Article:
Games can be developed in which only “yes” or “no” is allowed as a response, with accompanying discussion on any subtleties of what comes under the two headings. For example, for D, it is important to understand that the question is inclusive − it is not “Did you eat only cereal for breakfast this morning?” but “Did you eat cereal [and possibly something else also] for breakfast this morning?” Reading the modules in Chance and Data for years beyond Year 4 will show how such early introduction in simple contexts provides a basis for future more explicit understanding of the importance of clear expression in statistical data investigations.

Such games can also be enriched by use of other languages for “yes” and “no”.

Note that these aspects of simple contexts are a reflection of some of the challenges and issues in designing survey questions: should open-ended or closed questions be used? is the question completely clear and does it cover the range of possibilities? is the question respondent-friendly and encouraging of response?

Presenting information for yes/no questions

The initial recording of information (or data) is always for each person − or, more generally (see modules for Years 4 and above), for each subject. For some examples in the early years, recording information in picture or word form against each name of the students in the class may be sufficient in itself or in combination with yes/no discussions and games.

The next step in presentation can be in pictorial/graphical format in response to a particular yes/no question, with the students’ names arranged vertically above the words “yes” and “no”, as illustrated below for example D.

Did you eat cereal for breakfast this morning?

The graph above is under construction, with the first six students allocated to their respective responses. The next step from this is to mark each student with a simple object such as a stick figure, and then a more abstract object such as a *. This step is simply representing the number, or frequency, of students whose response is “yes” or “no”.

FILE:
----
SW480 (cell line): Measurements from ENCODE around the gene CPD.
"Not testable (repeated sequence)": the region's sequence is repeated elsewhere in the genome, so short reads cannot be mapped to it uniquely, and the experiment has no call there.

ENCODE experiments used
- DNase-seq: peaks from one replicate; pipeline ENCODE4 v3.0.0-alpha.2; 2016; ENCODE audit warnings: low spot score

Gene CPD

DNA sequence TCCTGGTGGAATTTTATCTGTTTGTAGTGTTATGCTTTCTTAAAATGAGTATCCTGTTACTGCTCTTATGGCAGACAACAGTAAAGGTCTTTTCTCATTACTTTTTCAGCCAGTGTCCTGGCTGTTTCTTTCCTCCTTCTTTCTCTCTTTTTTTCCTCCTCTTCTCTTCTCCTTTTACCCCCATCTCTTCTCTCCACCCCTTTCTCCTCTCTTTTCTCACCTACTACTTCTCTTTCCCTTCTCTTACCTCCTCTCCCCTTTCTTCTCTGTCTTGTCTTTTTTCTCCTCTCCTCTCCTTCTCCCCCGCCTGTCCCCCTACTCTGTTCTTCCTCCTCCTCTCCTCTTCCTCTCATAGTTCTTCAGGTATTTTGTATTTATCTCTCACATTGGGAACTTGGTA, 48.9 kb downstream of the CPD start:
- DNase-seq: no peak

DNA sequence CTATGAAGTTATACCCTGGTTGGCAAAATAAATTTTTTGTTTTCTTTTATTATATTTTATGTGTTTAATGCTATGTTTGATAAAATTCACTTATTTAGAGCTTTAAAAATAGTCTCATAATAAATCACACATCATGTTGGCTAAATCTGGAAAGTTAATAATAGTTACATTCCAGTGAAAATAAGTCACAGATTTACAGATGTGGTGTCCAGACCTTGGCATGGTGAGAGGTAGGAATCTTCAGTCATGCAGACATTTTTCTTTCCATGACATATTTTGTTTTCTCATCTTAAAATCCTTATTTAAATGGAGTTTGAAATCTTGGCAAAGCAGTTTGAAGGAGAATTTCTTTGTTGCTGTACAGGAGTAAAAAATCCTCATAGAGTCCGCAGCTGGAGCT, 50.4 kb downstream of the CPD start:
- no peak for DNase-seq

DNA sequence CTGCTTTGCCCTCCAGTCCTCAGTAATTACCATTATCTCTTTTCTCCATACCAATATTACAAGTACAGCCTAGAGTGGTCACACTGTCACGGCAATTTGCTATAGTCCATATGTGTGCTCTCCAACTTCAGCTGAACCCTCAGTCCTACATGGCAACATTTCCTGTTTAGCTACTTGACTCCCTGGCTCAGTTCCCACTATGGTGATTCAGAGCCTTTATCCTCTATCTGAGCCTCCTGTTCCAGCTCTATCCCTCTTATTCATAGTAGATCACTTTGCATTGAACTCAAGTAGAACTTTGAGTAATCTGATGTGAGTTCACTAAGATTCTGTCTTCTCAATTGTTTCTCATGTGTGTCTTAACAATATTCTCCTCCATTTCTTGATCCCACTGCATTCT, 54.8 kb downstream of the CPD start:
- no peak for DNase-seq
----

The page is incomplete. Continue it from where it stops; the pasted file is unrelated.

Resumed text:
Simple questions with more than
two possible responses

As can be seen above, only some yes/no questions are no more than that. Many arise from questions with more than two possible responses. The following examples are of questions with natural or given categories for responses.

J
What is your favourite colour out of blue, green, and yellow, red?

K
Which of the hats below looks most like your hat?

L
How many brothers and sisters do you have? (0 or 1 or 2 or 3 etc)

M
Does your family buy their fruit and vegetables at supermarket, a fruit and vegetable shop, or another type of shop?

Notice that the categories in L are counts, but are small counts. Example M illustrates a common situation in questions with categorical responses − the need for “other” as a response category.

The initial recording of data for such questions is again for each student, with responses recorded by choosing or using pictures, colours or words, and a list of student names with their responses beside them. For the questions with natural or given response categories, the information can then be presented in pictorial/graphical form as above with more than two categories along the axis, as illustrated below.

The graph above is under construction, with the first six students allocated to their categories of favourite colour. Similarly to yes/no questions, this pictorial/graphical display can progress to each individual represented by an object such as a stick figure or by a symbol such as a *.

Such information can also be presented in tabular form with the different colours listed in one column and the number of students who responded with that colour listed in the second column. Alternatively, the different colours can be listed in a row, with the numbers for each colour listed in the second row, as below for a class of 25 students.